Updated Oct 11, 2023 - Economy

Biden admin targets "bogus" fees for hotels, tickets in latest crackdown

President Biden at a June even on junk fees.

President Joe Biden speaks about protecting consumers from junk fees on June 15. Photo: ANDREW CABALLERO-REYNOLDS / AFP via Getty Images

The Biden administration is stepping up its efforts to eliminate junk fees.

Why it matters: The Federal Trade Commission (FTC) proposed a new rule Wednesday to ban the use of "bogus" fees, the latest action in a wider crackdown on the hidden costs that set consumers back "tens of billions of dollars" annually, per an FTC press release.

  • The FTC estimates the proposed rule will save consumers "more than 50 million hours per year of wasted time spent searching for the total price in live-ticketing and short-term lodging alone."
  • "These junk fees can add up to hundreds of dollars, weighing down family budgets, making it harder to pay family bills. These junk fees may not matter to the wealthy, but they sure matter to working folks," Biden said at an event Wednesday.

Be smart: Junk fees are additional costs that are disclosed after a consumer has decided to purchase a service or product that obscure the true price, per a White House guide.

Details: The new rule would make businesses disclose all mandatory fees when listing a price, making it easier for consumers to compare prices and encouraging businesses to compete to offer the lowest price.

  • The rule would also have "enforcement teeth" by giving the FTC the ability to get refunds for consumers and seek penalties against offending companies, per the press release.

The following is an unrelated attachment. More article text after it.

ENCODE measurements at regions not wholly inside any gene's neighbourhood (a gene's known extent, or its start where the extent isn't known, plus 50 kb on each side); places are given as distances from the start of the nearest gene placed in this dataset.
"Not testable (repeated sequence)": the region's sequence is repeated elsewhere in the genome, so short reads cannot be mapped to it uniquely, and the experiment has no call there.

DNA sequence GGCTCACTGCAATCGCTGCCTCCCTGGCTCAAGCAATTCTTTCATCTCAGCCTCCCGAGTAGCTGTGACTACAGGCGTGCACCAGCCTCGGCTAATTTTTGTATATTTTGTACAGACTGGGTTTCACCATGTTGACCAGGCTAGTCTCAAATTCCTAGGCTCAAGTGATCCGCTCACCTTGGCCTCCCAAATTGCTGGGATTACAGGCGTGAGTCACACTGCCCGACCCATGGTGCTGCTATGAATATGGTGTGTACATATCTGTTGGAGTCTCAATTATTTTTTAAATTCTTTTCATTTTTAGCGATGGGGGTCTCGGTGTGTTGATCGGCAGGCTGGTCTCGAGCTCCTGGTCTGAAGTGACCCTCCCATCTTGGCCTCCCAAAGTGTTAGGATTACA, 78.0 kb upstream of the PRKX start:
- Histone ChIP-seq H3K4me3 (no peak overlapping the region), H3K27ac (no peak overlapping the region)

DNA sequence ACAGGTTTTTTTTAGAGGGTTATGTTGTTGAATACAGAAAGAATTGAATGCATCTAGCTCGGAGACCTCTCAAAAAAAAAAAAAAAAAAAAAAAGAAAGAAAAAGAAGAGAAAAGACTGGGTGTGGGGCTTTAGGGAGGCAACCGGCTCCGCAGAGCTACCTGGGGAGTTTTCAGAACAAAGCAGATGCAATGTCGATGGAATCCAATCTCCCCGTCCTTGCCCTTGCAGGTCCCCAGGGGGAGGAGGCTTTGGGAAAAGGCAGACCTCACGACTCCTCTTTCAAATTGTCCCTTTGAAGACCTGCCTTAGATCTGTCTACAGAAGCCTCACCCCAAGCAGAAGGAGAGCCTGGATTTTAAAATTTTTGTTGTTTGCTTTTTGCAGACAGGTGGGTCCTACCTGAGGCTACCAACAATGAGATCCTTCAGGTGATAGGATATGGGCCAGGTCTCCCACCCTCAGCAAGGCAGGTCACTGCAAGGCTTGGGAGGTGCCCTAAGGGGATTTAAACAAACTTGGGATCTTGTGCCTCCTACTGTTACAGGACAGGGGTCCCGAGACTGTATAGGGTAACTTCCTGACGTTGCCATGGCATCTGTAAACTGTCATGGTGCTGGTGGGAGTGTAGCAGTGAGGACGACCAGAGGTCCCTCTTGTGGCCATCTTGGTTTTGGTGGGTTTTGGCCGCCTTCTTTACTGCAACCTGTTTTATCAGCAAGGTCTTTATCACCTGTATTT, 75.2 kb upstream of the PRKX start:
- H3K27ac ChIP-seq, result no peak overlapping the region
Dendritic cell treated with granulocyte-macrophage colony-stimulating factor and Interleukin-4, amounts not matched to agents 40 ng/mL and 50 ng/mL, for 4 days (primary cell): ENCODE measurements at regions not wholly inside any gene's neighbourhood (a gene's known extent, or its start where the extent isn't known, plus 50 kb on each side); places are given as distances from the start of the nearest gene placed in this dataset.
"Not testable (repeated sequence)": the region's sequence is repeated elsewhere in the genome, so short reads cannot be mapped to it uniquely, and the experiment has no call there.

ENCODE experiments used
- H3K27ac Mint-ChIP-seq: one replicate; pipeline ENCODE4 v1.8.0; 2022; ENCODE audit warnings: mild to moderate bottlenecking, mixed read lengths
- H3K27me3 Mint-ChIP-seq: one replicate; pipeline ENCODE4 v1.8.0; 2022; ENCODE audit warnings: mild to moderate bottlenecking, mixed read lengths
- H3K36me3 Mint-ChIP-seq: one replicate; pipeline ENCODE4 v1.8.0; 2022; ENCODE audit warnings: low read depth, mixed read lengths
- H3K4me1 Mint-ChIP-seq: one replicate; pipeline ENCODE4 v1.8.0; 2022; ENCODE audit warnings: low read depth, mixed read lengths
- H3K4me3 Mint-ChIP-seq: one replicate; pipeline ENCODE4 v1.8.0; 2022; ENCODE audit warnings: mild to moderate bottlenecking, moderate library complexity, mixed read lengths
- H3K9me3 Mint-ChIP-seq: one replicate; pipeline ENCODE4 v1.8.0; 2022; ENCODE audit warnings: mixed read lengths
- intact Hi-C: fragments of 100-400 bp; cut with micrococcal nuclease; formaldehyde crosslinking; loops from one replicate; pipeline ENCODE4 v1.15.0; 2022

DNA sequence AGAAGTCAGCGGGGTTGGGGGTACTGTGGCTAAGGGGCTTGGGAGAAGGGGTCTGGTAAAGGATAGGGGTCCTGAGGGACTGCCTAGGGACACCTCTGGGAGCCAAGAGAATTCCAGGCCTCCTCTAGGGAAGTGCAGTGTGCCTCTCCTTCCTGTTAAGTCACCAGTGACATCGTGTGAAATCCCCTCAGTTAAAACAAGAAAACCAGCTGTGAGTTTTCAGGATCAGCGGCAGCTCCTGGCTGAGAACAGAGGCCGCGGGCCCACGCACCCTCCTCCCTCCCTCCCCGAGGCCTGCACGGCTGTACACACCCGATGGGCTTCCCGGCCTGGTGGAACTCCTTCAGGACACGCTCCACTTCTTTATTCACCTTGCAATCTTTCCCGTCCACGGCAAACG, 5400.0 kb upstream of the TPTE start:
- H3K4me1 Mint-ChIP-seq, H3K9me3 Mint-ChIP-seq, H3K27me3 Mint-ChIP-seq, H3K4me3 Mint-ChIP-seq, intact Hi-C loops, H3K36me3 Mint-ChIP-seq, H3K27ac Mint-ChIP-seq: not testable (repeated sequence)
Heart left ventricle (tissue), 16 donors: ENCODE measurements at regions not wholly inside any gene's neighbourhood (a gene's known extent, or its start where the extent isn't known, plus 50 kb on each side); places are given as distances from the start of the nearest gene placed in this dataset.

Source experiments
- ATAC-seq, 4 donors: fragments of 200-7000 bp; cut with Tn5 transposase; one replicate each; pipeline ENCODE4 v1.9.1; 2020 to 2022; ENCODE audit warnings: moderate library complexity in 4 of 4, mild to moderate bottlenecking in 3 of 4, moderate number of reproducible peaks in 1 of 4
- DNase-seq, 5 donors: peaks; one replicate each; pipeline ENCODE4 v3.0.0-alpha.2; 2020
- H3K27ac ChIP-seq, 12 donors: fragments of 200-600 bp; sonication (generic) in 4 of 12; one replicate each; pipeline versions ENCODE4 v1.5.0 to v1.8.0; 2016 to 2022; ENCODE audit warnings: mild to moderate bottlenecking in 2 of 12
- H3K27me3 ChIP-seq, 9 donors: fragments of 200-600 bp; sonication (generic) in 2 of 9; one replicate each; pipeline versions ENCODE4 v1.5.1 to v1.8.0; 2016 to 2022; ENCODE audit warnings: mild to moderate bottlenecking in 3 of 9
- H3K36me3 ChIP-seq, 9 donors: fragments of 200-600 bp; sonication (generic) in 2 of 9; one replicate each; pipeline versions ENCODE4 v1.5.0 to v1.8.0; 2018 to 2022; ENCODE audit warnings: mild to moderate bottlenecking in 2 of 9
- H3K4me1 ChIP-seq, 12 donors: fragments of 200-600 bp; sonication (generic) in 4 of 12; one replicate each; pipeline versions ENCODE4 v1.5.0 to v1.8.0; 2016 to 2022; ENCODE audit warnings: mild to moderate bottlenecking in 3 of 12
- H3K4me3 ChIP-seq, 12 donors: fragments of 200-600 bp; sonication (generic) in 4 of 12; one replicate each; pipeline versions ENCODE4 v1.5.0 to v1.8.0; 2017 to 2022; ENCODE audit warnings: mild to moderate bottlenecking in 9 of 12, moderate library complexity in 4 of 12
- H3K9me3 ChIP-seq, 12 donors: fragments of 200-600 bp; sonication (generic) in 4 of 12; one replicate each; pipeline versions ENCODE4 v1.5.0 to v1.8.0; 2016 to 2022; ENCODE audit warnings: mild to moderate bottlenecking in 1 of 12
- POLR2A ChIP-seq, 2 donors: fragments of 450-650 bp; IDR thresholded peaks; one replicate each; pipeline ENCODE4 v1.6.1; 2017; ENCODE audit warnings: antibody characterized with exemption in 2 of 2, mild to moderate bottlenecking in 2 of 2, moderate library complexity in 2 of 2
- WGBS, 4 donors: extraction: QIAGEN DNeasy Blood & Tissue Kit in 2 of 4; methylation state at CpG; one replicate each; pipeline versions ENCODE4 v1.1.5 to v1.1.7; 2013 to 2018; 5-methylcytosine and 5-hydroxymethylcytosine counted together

• "The proposed rule would provide a level playing field for honest businesses by requiring all businesses to quote total prices at the start of the purchasing process," according to the press release.
  • Other agencies, including the Consumer Financial Protection Bureau and Department of Transportation, are also developing rules banning junk fees, the FTC said.

What they're saying: Sen. Amy Klobuchar (D-Minn.) praised the proposed FTC rule in a statement Wednesday, calling it an "important step towards ensuring that the price you see is the price you pay."

Zoom out: The administration is also taking other new actions to crack down on junk fees.

  • The Consumer Financial Protection Bureau issued guidance Wednesday calling for large banks and credit unions to not charge fees when providing customers with "basic information about their own accounts."
  • Later this month the CFPB will propose a rule that would make it easier for customers to switch banks, per a White House press release.

Flashback: The Biden administration issued new guidance last year targeting some banking overdraft fees charged to consumers.

What to watch: After the proposed FTC rule is published in the Federal Register, there will a 60-day period for public comment.

Go deeper: Why junk fees run deeper than Taylor Swift tickets

Editor's note: This story was updated with a statement from Sen. Klobuchar, comments from President Biden and more info from a White House release.

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